Over the last 30 years, Kroll Ontrack engineers have restored a total of 103 million gigabytes. To store all that data, we would need about 25 million 4GB flash drives!
In this post, I want to share a few interesting figures with you. They all describe the mysterious world of data loss – usually quite similar to a horror movie. Fortunately in this world, most stories have a happy ending.
Let’s start with how many reported cases of data loss have a happy ending:
76% of cases of data loss end with partial or complete data recovery
In practice, it is possible to recover the data from most media storage types. Exceptions are extreme cases or when professional erasure methods are used. Sometimes, even if you manage to recover 98% of the disk, the data that the customer is after is located in those irreversibly lost 2%. In those cases – despite the best efforts, nothing can be done.
The best way to start describing the data loss is to group the most common causes of the data loss. As shown in the figure below, the most common type is hardware failure; interestingly the second most common reason is human error.
There isn’t much you can do to protect yourself from a hardware failure – except reading the instruction manual and use the manufacturer’s recommendations, of course. And in the case of a human error – well, usually it’s up to ourselves.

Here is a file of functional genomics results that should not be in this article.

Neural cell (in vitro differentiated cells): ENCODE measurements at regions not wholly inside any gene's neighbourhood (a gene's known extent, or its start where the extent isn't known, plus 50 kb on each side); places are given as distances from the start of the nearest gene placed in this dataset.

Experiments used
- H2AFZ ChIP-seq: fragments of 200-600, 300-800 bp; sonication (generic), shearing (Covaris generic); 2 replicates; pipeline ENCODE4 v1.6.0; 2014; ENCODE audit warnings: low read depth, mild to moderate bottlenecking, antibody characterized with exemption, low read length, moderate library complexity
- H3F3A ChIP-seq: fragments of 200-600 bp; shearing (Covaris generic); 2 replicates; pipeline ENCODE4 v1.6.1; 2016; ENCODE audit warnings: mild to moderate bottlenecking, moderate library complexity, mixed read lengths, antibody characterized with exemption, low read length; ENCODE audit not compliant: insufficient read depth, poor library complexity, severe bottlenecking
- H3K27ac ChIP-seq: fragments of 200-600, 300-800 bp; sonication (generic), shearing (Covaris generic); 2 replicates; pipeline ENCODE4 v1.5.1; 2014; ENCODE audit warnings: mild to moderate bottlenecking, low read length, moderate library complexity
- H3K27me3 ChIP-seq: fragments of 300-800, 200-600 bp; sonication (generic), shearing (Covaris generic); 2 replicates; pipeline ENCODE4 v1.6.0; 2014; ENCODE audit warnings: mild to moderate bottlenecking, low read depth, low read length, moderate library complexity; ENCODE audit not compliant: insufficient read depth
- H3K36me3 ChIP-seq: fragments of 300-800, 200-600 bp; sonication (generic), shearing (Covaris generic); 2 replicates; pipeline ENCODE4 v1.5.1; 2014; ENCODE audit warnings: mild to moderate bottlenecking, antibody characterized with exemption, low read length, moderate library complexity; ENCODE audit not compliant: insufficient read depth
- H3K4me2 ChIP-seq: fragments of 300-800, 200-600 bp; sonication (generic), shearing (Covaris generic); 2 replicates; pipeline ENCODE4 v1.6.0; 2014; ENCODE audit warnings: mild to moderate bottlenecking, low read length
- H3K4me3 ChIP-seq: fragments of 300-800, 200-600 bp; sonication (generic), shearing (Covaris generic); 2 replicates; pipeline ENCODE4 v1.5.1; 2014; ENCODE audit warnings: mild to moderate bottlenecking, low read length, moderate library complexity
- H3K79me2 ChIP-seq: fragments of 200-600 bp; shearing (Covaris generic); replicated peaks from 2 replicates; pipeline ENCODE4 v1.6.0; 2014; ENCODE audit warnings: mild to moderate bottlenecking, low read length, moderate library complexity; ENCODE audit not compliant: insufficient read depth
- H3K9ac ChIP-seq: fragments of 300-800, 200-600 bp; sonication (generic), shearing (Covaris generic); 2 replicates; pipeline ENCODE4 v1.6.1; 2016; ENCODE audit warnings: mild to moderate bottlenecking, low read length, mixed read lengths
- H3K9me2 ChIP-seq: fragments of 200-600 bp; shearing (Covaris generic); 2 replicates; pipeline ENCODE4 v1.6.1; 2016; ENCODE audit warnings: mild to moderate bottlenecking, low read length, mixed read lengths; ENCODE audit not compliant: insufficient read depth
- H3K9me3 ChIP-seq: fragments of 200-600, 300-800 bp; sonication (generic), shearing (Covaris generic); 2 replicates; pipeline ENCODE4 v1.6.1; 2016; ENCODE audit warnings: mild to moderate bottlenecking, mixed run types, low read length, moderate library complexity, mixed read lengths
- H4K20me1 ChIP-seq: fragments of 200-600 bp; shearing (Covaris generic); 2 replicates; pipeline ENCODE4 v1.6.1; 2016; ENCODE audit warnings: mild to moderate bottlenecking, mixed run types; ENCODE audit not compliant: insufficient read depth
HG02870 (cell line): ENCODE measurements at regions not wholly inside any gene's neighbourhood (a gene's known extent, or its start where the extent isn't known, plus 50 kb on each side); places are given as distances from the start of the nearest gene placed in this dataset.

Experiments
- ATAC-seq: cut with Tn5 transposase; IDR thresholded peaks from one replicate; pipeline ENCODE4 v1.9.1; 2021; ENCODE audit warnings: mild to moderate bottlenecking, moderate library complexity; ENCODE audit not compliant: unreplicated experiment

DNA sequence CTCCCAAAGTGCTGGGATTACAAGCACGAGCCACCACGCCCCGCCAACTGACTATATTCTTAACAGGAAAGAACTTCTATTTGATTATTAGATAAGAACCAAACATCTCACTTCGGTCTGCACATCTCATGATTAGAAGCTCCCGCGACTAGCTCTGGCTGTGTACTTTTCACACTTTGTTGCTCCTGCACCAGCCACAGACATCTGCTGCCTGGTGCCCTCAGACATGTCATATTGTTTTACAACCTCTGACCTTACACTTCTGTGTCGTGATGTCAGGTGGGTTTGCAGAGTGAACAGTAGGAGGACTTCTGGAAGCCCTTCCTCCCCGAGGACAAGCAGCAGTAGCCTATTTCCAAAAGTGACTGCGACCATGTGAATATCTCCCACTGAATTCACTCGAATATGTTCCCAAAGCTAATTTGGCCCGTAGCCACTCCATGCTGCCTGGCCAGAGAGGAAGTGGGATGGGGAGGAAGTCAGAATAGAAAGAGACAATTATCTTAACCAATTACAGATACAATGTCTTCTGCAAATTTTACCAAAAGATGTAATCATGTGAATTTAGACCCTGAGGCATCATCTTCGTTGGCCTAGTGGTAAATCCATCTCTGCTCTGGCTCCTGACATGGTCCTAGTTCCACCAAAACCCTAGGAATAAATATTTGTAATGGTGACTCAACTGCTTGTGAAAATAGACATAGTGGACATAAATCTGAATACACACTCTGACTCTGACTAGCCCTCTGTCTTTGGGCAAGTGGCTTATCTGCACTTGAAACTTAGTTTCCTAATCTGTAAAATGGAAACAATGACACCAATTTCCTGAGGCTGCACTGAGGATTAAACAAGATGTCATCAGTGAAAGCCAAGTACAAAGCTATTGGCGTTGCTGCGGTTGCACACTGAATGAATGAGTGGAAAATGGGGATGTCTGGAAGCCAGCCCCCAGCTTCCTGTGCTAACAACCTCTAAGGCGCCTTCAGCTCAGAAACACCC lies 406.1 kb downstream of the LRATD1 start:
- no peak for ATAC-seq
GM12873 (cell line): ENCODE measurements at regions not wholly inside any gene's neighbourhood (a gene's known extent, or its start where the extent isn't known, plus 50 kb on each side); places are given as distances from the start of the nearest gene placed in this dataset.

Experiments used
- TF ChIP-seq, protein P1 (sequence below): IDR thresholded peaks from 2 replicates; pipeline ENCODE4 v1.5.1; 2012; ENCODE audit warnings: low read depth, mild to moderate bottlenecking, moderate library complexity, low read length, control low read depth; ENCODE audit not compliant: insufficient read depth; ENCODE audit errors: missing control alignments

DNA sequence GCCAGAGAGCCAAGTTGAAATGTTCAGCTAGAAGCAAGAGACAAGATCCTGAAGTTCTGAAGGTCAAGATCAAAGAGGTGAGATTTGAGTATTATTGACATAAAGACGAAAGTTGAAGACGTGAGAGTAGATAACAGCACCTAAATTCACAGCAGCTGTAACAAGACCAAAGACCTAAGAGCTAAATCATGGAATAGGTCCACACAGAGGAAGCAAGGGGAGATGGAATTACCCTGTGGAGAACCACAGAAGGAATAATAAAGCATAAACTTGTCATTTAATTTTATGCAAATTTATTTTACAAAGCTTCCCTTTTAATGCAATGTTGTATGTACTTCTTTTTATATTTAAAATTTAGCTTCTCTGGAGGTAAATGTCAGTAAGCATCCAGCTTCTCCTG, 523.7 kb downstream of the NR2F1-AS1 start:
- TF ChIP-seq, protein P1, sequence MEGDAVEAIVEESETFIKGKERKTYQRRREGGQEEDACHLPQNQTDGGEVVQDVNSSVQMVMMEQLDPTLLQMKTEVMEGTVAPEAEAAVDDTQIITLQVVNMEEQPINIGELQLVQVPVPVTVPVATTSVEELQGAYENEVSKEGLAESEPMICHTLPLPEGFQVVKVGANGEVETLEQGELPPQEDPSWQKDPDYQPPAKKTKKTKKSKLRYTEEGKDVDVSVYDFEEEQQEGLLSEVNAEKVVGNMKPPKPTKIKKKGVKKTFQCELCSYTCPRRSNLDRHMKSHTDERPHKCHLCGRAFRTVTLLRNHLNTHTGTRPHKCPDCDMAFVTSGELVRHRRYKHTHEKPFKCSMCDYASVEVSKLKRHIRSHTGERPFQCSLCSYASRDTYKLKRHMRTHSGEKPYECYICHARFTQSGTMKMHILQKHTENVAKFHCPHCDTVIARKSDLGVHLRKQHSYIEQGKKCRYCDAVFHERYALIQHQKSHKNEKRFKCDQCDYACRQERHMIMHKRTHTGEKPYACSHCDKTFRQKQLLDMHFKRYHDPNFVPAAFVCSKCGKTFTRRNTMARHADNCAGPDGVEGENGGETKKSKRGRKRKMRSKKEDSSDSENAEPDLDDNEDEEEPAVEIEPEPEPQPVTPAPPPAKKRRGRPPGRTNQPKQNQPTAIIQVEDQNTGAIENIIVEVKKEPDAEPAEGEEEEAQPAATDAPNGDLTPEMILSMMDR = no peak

We’re usually only reminded about backups when something goes wrong. Of course, by then it’s too late and you’ll end up looking something like this…
People who have experienced a data loss can be divided into four categories:
- Those that used their backup to recover all data
- Those who have had a backup, but unfortunately it did not work
- Those who thought they had a backup, but the data on the backup was too old
- Those that did not have a backup at all
Perhaps the most surprising category is the second one but as a Kroll Ontrack survey shows, 65% of our lab clients had a backup in place. How is this possible?
In the case of an infrastructure failure often both the backup system and the main data storage fail simultaneously, preventing the recovery of the data. Another reason may be the fact that the backup does not have the most recent data because it was not updated by the system prior to the failure. Often it turns out that to restore the data from the backup is too expensive and/or time-consuming. For some companies, especially the big ones, any interruption in the operation might result in significant financial losses. This is when it is best to consider professional help.
Backup vs data archive
Another common mistake is the confusion between backup and the data archive. Both have similar methods of administration. Data archives and backups should be stored on a secure disk or server, independently from the system in which we use in everyday work. The similarities end here. The data we store in the archive is the data we don’t need every day but we want to/have to keep. Backups contain the copy of data, which is created in the event of failure of the original media, resulting in data loss. In addition to that, the archive itself should have its own backup.
In my next post, I will explain how data is written onto a disk, and what this means for the data recovery process. Until then!